COPE CopeLine Supervisor

September 2019

Your Wellness & Work-Life Newsletter

Your Child's Needs As They Grow


Children acquire many skills as they grow. Some skills depend mainly on the level of physical and neurological maturity. Others, such as behaving appropriately at home and in school, are the result of the interaction between the child's physical and intellectual (cognitive) development, health, temperament, and relationship with parents, teachers, and caregivers. Affection and attention, opportunities for physical and mental growth, and a healthy, safe environment are critical to a child's development.

The following are some general guidelines for different age groups. Since you know your child's personality and preferences the best, develop questions of your own to address your particular circumstances.

Baby's Needs (0 - 18 months)

  • Nurturing and love
  • Adequate individual attention from a familiar and consistent caregiver
  • Routines that can be adapted to your baby's needs
  • Opportunity for exploration and learning (activities so that babies aren't left alone in cribs for long periods of time)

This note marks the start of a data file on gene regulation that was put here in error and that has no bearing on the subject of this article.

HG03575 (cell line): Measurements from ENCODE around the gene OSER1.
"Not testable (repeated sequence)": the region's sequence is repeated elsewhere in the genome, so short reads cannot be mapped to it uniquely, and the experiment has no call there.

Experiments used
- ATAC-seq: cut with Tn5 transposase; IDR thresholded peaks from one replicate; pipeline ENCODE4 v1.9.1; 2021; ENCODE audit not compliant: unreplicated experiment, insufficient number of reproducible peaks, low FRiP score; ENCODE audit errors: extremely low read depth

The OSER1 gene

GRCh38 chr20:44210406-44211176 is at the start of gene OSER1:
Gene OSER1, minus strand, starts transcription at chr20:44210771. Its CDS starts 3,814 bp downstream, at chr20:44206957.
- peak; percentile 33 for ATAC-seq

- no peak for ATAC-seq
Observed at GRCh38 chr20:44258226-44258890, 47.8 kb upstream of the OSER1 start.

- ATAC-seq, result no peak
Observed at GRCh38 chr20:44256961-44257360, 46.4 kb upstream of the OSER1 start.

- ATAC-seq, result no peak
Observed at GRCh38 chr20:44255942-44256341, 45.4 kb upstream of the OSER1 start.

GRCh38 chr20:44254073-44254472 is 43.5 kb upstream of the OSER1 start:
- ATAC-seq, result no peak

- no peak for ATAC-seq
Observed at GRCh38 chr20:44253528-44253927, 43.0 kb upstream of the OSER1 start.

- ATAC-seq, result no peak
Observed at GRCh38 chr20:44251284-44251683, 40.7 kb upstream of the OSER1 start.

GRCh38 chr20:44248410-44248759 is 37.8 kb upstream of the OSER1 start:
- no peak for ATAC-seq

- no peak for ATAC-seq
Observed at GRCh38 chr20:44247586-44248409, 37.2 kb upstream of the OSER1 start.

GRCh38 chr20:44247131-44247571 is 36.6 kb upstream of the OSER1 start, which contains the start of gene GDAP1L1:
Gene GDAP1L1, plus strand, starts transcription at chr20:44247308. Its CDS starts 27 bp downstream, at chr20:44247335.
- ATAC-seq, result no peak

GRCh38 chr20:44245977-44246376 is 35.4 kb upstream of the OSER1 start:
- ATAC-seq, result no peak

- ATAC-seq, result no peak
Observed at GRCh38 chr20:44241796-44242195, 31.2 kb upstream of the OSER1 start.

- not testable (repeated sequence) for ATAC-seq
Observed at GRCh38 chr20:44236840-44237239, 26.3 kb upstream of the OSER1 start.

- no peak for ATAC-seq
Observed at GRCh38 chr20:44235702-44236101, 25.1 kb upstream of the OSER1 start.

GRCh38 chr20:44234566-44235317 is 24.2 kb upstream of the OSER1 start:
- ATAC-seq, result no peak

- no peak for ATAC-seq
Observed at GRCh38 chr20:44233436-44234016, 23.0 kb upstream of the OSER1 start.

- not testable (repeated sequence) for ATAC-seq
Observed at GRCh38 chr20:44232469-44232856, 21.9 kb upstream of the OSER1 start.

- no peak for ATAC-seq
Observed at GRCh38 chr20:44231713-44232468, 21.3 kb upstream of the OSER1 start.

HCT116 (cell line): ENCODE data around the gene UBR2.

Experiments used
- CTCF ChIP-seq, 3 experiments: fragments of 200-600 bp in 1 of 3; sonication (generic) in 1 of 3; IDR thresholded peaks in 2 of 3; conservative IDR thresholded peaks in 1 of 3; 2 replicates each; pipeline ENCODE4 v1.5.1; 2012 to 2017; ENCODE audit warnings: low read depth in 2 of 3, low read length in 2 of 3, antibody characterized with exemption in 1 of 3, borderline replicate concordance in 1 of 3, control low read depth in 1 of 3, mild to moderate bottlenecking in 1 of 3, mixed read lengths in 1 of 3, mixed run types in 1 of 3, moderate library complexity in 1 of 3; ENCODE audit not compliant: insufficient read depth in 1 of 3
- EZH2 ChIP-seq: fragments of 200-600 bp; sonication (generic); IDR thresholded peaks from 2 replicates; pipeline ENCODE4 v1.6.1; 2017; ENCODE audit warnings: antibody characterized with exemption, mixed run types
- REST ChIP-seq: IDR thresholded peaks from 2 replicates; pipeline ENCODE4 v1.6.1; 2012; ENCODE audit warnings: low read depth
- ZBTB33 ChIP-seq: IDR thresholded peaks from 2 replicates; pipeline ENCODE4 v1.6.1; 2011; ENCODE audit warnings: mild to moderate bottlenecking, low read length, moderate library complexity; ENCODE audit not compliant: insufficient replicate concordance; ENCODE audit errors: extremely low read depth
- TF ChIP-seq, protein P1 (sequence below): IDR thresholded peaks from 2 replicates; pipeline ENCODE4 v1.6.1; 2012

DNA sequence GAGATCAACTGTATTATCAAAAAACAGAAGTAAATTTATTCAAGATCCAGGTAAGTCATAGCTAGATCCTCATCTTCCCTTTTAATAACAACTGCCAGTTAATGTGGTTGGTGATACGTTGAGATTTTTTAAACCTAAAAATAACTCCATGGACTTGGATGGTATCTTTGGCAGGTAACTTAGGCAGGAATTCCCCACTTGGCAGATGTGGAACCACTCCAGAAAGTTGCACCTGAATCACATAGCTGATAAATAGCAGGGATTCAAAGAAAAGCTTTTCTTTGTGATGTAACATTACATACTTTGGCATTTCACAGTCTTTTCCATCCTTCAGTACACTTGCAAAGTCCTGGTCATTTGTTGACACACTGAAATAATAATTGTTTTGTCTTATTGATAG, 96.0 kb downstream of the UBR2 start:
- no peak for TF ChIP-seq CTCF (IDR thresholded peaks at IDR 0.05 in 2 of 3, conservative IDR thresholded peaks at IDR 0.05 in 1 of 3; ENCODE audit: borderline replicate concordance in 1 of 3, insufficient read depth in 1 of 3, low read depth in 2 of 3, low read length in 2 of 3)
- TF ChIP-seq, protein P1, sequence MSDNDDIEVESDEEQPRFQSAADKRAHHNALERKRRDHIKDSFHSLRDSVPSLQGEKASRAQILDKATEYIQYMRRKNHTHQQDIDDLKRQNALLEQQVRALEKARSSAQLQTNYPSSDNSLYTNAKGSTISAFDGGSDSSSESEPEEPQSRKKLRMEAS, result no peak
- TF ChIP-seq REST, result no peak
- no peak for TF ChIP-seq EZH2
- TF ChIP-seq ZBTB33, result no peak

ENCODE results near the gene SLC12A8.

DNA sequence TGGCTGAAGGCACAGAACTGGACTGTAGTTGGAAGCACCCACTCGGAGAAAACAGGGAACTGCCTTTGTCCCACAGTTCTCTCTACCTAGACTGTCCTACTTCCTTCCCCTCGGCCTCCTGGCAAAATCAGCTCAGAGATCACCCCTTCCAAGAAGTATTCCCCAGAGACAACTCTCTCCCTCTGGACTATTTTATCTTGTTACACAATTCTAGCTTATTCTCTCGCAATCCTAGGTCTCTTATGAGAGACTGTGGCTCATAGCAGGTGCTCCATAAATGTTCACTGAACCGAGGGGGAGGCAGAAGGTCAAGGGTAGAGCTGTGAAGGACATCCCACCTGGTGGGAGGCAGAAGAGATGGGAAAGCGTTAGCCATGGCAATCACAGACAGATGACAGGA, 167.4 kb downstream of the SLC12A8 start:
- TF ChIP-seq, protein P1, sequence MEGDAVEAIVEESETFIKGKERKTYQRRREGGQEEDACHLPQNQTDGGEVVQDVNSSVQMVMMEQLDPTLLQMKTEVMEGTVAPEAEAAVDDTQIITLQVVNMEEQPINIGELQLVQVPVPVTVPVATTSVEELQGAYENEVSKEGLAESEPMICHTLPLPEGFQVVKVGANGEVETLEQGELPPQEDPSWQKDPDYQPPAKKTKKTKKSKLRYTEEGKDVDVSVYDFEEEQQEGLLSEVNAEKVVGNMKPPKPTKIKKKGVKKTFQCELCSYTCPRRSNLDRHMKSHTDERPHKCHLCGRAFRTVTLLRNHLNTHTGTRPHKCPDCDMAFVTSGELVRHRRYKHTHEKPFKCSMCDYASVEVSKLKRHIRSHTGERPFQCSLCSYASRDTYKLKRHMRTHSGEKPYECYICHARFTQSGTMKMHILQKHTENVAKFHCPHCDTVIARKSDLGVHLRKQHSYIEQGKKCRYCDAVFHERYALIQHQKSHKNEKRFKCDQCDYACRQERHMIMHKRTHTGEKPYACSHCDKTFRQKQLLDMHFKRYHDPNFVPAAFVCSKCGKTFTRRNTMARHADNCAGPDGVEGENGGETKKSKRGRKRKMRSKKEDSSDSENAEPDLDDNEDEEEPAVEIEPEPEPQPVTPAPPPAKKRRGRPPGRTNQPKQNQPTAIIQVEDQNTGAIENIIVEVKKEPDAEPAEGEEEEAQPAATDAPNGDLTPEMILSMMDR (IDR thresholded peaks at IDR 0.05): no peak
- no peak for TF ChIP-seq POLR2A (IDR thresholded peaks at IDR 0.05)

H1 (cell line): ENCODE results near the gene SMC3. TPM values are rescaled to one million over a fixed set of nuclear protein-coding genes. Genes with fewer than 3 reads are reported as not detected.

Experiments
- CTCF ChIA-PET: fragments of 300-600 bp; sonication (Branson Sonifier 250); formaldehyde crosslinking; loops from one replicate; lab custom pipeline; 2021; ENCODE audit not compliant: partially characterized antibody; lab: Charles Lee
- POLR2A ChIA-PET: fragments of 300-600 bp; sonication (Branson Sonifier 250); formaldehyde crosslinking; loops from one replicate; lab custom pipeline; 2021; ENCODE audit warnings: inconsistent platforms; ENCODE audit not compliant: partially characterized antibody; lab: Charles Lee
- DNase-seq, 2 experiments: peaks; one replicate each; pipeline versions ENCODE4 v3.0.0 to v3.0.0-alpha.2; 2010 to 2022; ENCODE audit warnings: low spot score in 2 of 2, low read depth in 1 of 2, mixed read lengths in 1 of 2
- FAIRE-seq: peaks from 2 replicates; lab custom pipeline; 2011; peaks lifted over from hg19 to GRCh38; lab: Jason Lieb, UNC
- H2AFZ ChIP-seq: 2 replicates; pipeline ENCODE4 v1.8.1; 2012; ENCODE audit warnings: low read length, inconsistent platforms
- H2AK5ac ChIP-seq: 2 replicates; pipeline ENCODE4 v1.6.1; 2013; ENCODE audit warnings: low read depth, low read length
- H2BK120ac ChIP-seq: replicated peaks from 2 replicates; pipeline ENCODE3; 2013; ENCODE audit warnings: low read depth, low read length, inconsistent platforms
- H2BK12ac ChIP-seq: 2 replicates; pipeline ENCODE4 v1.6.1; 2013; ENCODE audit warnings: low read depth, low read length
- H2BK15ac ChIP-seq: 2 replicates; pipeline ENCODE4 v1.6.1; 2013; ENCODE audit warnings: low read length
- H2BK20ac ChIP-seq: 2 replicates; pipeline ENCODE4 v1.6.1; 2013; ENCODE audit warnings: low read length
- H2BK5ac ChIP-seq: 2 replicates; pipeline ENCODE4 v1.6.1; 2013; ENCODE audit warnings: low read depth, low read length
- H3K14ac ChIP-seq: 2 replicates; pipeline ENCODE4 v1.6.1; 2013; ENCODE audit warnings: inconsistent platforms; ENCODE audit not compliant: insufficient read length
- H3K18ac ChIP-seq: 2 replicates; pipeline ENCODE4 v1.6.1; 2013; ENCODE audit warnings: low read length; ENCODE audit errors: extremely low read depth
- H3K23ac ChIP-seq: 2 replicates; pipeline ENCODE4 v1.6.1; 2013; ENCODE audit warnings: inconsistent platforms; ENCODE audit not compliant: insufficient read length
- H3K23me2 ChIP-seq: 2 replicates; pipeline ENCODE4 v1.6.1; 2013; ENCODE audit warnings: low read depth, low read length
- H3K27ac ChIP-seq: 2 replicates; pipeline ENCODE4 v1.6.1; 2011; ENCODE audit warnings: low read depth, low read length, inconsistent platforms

• Clean environment (i.e. diapering and eating areas are separate)
  • Safe environment, including "baby safe" toys

Ask Yourself:

  • How would you manage a child who cried continuously?
  • At what age do you think discipline should begin?
  • What kind of discipline would you use with children the age of my child?

Young Children's Needs (18 months - 5 years)

  • Adequate adult guidance
  • Activities to stimulate creativity and build self-esteem
  • Routines that build a sense of security
  • Other children to play with
  • Safe, clean, pleasant environment indoors and outdoors

Ask Yourself:

  • What kinds of meals do you provide?
  • What activities do you provide for children this age?
  • How do you handle toilet training?
  • What do you do if a child is angry and behaving aggressively?

Older children (school children ages 5 - 11)

  • Age appropriate learning opportunities during vacations and after school
  • Other children of the same age
  • Adequate adult leadership and oversight
  • Space enough for active sports and games

Ask Yourself:

  • Who will direct the program? Who are the other caregivers?
  • What activities are planned?
  • How do children travel between school and child care?
  • Do you offer care during school holidays?
  • How could you help if your child is having trouble with homework?
  • What would you do if your child was ill or injured?
Written by:
Michele Ginnerty, M.S.
Marta McKinnon, M. Ed., LPC, CEAP
Nancy Bowes Kinney, MSW, CEAP

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